As many people with endometriosis have negative healthcare experiences, it can be more challenging for such individuals to adhere to treatment if they do eventually receive it.

Moreover, these experiences can create disillusionment about established medicine, drawing people toward alternative forms of treatment.

There is no reliable evidence that alternative therapies are effective as treatments for endometriosis. The same is true of home remedies. This can be a frustrating situation for people with endometriosis.

Learn more about the path to endometriosis diagnosis.

Given its potential for long-term and serious complications, endometriosis can be challenging.

Therefore, individuals with endometriosis may find it helpful to seek support from dedicated organizations.

In the U.S., one such organization is the Endometriosis Association.

In the U.K., Endometriosis-UK can offer similar kinds of support.

This section answers some common questions about umbilical endometriosis.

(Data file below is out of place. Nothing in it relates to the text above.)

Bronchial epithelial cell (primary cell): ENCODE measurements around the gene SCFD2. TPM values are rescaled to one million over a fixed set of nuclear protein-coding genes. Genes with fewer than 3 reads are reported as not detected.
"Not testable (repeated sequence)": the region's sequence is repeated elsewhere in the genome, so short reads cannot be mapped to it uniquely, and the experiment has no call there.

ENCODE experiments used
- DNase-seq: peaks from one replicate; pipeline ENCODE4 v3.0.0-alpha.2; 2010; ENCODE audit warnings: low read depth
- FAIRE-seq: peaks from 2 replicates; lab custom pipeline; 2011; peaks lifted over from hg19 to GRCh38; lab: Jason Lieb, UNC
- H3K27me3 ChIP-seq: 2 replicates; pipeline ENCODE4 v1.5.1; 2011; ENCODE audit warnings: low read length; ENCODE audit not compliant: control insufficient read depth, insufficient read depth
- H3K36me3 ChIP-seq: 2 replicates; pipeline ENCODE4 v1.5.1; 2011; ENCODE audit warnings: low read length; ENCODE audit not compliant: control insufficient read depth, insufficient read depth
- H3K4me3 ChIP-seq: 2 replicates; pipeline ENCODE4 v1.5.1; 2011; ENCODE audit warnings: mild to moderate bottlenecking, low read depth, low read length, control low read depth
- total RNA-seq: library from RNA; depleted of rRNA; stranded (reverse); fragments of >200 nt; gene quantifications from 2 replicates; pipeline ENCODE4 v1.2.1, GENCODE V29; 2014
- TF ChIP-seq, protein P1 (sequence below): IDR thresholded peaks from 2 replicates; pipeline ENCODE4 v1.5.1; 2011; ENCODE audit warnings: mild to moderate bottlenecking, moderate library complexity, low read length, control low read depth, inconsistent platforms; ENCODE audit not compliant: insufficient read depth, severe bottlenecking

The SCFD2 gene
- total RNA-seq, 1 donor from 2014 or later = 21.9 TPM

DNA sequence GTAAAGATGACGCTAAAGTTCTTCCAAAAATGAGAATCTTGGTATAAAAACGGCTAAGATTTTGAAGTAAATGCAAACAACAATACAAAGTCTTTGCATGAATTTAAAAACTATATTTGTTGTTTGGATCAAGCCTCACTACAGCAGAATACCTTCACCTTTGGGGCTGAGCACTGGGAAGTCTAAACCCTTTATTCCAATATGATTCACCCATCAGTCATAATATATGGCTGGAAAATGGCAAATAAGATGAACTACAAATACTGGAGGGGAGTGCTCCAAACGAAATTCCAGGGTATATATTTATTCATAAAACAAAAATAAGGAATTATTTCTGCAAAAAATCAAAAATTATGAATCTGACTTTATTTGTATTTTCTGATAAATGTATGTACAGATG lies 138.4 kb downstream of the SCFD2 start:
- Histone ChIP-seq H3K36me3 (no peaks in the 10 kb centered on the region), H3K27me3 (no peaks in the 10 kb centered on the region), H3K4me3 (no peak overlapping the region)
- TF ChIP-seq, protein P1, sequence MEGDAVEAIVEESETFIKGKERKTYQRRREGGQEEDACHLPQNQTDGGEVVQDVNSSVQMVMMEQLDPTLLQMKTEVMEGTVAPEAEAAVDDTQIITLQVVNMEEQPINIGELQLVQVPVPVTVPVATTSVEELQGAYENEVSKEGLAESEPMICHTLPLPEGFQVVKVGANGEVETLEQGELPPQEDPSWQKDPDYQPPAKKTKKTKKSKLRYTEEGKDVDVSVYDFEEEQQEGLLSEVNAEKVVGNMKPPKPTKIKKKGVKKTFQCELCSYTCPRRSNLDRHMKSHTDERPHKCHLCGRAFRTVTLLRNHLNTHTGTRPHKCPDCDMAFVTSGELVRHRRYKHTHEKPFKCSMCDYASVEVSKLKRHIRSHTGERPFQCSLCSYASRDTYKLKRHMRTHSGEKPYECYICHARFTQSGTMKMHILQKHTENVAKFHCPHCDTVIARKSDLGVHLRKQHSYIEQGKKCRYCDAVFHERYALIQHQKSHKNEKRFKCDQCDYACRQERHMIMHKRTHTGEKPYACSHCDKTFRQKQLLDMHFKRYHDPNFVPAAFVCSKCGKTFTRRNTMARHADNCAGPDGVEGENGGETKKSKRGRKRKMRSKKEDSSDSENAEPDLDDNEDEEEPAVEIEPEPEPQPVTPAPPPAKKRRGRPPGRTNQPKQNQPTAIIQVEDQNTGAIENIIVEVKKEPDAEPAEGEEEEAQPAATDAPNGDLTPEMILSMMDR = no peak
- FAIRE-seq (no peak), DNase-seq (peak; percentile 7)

How rare is umbilical endometriosis?

Umbilical endometrioses account for no more than 1% of extra-pelvic endometrioses.

Extra-pelvic endometriosis is the least common kind of endometriosis.

Can umbilical endometriosis cause infertility?

There is evidence that umbilical endometriosis may sometimes contribute to infertility. However, surgical treatment may help people conceive even with endometriosis.

A person may also benefit from IVF therapy. Anyone who is concerned about fertility should consult a medical professional.

Endometriosis is a chronic condition in which tissue similar to the lining of the womb grows outside of the uterus.

Pelvic endometriosis is the most common type, but endometriosis can also affect extra-pelvic areas. These include the navel area.

When endometriosis affects this part of the body, it is umbilical endometriosis. Symptoms of umbilical endometriosis include cyclical swelling, pain, bleeding, and discharge.

Surgery is the most effective treatment option, although doctors sometimes recommend hormone therapy.

Find more endometriosis resources in our dedicated hub.